But with the scientific spirit none of these things fit. To know, to know the limits of your knowledge, to place truth above parties and sides, to speak only when sure. These are its first principles. It is the scientific spirit that you must seek here; service to the reforming spirit if that conflicts with it you should postpone.
If you miss other things here, you miss what may be valuable. If you miss that, you miss what is vital”.
- Beveridge on the need for the application of reason to human affairs (10 October 1934, BEVERIDGE/5/10/24)
“In one sense the School is based on tremendous optimism, on the belief that by taking thought one can master the complex workings of society, and make society work better in the future than it has worked in the past. But as we are optimistic about the possibility of man mastering his fate in this way, so we must realise the conditions of his doing so – patience, detachment, industry, suspension of judgment until one is sure, readiness to face facts, readiness to learn and change your views – everything for which the word “science” stands. To come here with a ready made set of fixed opinions on the nature of society, to acquire such opinions in the first few months is to waste the rest of your time in this place. We believe in the application of reason to human affairs, but it must be reason, not prejudice, not emotion – whether of hatred or of love. That is the common element of the School: belief in the application of reason to human affairs, belief that it is a difficult and interesting, but not an impossible task”.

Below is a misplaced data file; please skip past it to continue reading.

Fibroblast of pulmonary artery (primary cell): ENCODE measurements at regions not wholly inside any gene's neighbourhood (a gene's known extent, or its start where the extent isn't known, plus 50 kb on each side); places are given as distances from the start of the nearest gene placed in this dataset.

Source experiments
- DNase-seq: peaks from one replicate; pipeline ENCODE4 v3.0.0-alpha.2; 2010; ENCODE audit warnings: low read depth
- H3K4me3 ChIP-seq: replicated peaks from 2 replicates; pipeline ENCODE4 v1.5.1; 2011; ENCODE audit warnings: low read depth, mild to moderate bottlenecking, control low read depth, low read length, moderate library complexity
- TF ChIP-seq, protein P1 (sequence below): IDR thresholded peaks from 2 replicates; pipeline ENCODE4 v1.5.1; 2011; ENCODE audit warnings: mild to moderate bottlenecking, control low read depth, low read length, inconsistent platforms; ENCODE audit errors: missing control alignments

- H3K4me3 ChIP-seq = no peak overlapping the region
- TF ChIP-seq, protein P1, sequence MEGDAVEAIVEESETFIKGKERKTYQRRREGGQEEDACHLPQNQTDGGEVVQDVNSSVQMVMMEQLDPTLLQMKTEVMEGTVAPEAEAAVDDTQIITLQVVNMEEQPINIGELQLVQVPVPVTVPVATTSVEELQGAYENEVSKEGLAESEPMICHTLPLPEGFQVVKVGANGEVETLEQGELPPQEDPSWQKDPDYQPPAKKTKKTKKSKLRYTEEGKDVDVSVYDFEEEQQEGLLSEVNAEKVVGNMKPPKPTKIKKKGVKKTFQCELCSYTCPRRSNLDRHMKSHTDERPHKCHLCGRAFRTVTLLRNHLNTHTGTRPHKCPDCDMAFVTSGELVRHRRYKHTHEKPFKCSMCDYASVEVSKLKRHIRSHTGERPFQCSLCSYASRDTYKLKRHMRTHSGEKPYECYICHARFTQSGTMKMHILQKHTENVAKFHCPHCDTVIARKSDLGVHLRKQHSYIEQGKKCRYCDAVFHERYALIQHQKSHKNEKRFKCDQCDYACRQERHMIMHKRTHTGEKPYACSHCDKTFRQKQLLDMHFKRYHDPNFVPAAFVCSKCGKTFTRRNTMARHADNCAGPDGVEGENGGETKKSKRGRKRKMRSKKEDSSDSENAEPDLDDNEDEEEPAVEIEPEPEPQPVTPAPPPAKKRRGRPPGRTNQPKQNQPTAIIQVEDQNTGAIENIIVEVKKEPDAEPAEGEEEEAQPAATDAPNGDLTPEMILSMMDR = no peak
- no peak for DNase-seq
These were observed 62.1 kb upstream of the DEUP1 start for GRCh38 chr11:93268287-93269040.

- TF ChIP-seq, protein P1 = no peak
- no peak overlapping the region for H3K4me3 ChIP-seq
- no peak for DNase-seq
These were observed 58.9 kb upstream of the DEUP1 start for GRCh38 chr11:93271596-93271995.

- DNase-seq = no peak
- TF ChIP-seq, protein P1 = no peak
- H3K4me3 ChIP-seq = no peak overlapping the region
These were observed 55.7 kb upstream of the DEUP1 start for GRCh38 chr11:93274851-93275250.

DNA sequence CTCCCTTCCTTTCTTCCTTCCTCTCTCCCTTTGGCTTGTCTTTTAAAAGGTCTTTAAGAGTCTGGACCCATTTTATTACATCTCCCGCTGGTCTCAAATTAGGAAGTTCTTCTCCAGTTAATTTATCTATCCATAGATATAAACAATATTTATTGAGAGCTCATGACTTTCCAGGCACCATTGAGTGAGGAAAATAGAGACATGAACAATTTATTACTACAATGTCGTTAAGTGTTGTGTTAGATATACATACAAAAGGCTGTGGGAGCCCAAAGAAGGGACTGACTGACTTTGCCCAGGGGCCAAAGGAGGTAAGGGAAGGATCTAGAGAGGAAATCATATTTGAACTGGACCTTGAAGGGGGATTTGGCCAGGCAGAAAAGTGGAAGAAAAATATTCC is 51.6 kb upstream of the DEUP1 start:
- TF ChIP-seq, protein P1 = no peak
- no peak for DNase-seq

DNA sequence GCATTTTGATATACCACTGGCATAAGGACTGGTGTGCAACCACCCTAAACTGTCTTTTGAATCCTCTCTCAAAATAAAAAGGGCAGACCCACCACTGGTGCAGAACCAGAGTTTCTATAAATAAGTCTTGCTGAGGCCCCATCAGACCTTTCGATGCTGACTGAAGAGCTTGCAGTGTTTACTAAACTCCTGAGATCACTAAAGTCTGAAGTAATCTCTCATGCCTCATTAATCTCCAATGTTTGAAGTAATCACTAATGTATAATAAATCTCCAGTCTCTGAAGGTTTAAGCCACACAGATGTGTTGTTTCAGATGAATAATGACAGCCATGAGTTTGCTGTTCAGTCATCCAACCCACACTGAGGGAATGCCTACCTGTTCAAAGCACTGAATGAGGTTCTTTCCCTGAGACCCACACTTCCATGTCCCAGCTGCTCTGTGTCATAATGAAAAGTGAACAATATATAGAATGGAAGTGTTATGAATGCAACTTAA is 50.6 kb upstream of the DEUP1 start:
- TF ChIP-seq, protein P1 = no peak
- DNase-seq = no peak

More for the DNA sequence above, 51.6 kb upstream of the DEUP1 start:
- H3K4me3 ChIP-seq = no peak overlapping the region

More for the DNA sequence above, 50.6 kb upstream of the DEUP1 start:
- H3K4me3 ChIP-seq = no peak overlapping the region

- On Beatrice and Sidney Webb and their vision of LSE (9 October 1935, BEVERIDGE/5/10/26)
This speech was made in the Founders Room which “commemorates the Webbs, whose portrait you see behind me – the Founders of the School of which you have just become members. The portrait was a present to the Webbs on their joint 70th birthday six years ago; they are not, I believe really the same age, but they keep their birthday and their age as the mean of their two real ages. The School is among the youngest of the great University institutions of this country – just forty years old this year, and its founders are still vigorous and working as hard as ever – in that room as you see it in the picture – complete with the dog”.
Beveridge was not able to come to the School to undertake his first degree as in 1897, “when I was at the age to go to a University as an undergraduate, the School did exist indeed; but it was not part of the University of London; the School offered no regular course for University degrees; our first graduate dates from 1903. In 1897 I should have found the School, had I found it, filling half of one house in Adelphi Terrace, just rejoicing at having left the four rooms in which it began for that larger territory.
All that you are going to get in this place in the next few years you will owe to the Webbs. I hope you will remember this whenever you come to this room, and treat it with the respect which is due to those great figures. I’d like you to feel always something of the romance of the beginning of this School”. He explains that the School was founded in October 1895 on a “small legacy and an idea in the mind of the Webbs”.
“What was this idea? This idea of the Webbs? The idea was a belief in the application of reason to human relations. A belief that reason applied to human affairs might make it possible for us ultimately to manage them better, as reason applied to nature has enabled us to master so much of nature. Their general idea was belief in the possibility and the need for a Science of Society…”.